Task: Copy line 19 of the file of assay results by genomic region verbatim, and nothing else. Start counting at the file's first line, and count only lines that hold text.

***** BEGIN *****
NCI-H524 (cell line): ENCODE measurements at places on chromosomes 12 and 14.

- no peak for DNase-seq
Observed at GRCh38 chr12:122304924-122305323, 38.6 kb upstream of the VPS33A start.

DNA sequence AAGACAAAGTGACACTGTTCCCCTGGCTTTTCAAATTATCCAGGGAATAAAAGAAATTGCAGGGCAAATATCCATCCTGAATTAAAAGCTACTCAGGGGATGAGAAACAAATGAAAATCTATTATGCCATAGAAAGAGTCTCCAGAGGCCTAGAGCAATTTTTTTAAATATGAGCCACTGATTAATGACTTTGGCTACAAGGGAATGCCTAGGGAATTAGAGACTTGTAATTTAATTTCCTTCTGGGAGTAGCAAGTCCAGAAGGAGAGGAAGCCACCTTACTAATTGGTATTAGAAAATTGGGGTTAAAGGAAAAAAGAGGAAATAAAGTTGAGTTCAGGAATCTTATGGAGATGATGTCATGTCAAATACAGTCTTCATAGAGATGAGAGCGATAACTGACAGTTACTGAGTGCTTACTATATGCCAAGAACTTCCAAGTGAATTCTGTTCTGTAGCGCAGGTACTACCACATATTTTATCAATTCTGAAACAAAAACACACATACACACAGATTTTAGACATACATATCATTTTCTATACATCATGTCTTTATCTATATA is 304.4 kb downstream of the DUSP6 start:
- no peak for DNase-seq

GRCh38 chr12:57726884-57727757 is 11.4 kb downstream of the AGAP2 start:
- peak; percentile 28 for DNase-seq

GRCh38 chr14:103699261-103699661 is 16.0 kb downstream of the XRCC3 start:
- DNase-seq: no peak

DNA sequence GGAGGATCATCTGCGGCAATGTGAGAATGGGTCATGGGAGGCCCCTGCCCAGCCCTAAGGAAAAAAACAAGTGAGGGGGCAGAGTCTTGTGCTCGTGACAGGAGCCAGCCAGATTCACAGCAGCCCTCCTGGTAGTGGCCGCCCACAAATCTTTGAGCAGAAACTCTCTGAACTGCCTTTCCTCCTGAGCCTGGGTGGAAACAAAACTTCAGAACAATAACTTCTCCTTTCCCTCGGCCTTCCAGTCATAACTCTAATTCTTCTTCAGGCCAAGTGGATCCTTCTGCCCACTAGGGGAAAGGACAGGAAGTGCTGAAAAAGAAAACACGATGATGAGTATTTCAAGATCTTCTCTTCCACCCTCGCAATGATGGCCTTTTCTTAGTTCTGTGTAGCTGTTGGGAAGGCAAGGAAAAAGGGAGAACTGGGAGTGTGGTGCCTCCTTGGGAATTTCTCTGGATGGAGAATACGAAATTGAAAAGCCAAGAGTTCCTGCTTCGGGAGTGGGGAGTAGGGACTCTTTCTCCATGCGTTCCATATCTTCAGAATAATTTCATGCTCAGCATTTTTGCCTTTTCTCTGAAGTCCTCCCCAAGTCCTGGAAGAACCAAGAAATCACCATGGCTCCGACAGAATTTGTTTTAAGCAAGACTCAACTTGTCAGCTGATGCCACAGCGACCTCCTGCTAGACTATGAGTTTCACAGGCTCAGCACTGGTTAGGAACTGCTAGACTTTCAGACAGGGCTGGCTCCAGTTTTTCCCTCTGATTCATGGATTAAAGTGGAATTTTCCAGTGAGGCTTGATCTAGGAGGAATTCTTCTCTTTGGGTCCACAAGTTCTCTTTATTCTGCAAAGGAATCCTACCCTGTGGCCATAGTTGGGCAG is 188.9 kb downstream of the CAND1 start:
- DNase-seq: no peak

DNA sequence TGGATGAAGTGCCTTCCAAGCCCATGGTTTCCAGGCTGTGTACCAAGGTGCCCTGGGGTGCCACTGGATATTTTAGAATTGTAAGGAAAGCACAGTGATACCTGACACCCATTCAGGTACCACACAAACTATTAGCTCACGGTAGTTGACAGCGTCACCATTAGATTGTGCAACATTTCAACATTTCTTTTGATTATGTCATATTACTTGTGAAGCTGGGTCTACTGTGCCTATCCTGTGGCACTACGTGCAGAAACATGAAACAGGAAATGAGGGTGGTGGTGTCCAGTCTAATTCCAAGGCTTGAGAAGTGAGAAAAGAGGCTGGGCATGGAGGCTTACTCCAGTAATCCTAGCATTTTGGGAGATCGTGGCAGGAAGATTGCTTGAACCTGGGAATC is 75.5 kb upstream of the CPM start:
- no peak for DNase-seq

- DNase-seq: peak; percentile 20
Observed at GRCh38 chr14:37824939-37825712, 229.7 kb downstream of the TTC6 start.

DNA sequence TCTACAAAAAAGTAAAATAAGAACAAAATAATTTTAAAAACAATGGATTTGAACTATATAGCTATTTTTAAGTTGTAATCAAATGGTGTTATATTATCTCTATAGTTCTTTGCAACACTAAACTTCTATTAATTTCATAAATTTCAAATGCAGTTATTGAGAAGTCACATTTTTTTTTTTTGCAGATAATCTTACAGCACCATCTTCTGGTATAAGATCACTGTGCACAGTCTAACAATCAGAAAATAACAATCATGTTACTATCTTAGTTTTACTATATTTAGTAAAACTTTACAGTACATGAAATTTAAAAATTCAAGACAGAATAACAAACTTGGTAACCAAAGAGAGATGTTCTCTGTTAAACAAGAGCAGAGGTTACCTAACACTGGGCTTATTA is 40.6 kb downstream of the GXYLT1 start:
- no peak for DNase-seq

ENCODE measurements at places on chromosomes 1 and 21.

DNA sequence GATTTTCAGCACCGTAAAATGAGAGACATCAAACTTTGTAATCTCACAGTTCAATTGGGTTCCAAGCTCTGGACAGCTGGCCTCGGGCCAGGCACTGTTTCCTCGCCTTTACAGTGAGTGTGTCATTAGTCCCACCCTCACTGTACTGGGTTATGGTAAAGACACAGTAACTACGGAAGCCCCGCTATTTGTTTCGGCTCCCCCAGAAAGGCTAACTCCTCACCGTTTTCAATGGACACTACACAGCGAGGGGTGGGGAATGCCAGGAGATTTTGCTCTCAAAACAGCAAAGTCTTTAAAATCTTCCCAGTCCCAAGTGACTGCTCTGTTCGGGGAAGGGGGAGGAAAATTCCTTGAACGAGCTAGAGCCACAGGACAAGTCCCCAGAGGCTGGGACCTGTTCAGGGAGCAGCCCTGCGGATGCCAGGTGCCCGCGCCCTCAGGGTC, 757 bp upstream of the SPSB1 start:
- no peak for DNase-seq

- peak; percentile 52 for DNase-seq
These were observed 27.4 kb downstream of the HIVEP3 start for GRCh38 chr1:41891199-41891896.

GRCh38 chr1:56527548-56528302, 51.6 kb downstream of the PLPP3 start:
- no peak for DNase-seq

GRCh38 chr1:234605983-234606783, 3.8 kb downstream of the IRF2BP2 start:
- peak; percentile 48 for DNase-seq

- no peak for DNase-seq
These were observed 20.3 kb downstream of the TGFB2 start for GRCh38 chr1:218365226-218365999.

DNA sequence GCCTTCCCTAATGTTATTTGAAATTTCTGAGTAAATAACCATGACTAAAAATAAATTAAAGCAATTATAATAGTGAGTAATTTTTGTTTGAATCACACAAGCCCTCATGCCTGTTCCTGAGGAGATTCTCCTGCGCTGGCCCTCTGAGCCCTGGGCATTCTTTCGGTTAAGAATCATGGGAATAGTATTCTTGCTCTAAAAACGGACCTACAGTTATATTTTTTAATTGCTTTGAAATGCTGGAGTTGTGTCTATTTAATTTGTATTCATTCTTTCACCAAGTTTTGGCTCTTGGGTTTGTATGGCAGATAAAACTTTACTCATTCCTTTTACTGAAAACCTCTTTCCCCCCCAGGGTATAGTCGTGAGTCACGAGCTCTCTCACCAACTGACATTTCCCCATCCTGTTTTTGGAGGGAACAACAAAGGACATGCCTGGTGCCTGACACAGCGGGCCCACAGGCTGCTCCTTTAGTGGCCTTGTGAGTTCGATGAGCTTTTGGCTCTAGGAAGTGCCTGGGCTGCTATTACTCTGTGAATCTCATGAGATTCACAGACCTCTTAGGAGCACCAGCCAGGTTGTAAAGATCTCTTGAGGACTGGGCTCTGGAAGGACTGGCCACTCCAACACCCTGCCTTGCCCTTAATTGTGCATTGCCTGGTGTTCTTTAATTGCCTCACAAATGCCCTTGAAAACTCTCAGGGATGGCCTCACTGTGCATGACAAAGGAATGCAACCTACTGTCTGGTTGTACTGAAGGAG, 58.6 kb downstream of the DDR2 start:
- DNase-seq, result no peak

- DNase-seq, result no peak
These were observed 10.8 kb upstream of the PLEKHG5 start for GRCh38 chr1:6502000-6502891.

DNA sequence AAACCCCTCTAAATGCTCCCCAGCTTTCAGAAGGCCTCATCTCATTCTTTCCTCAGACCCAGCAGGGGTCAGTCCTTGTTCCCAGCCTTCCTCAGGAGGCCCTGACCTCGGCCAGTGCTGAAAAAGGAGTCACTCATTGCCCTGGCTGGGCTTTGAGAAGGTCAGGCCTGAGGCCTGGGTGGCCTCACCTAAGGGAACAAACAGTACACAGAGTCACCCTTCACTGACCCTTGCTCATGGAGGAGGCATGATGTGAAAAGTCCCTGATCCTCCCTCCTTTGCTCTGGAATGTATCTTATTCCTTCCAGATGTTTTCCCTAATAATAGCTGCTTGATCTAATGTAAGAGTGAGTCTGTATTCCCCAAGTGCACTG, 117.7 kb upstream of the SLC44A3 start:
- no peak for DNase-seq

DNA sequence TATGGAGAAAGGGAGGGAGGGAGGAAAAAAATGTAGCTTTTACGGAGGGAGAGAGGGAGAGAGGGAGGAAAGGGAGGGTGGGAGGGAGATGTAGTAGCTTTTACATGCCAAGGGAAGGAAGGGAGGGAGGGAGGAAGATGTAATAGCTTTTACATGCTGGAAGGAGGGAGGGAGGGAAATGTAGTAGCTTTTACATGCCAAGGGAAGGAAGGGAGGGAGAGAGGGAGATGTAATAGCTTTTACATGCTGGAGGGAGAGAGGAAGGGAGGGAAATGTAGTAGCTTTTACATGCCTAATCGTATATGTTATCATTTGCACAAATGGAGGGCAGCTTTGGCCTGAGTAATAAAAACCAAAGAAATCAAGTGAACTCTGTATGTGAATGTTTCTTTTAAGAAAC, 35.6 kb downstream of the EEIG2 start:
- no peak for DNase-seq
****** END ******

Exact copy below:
DNA sequence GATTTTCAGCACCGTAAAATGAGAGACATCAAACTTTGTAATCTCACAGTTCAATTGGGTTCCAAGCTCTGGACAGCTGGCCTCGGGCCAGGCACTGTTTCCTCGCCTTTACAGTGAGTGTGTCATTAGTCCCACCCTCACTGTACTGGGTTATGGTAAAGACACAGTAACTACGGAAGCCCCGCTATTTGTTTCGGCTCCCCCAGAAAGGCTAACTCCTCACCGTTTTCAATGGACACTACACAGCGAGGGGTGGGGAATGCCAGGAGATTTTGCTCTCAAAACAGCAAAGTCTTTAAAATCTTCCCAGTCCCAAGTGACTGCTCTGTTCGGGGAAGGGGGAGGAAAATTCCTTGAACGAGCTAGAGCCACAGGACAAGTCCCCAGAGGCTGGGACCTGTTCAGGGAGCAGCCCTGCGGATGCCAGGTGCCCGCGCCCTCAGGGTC, 757 bp upstream of the SPSB1 start: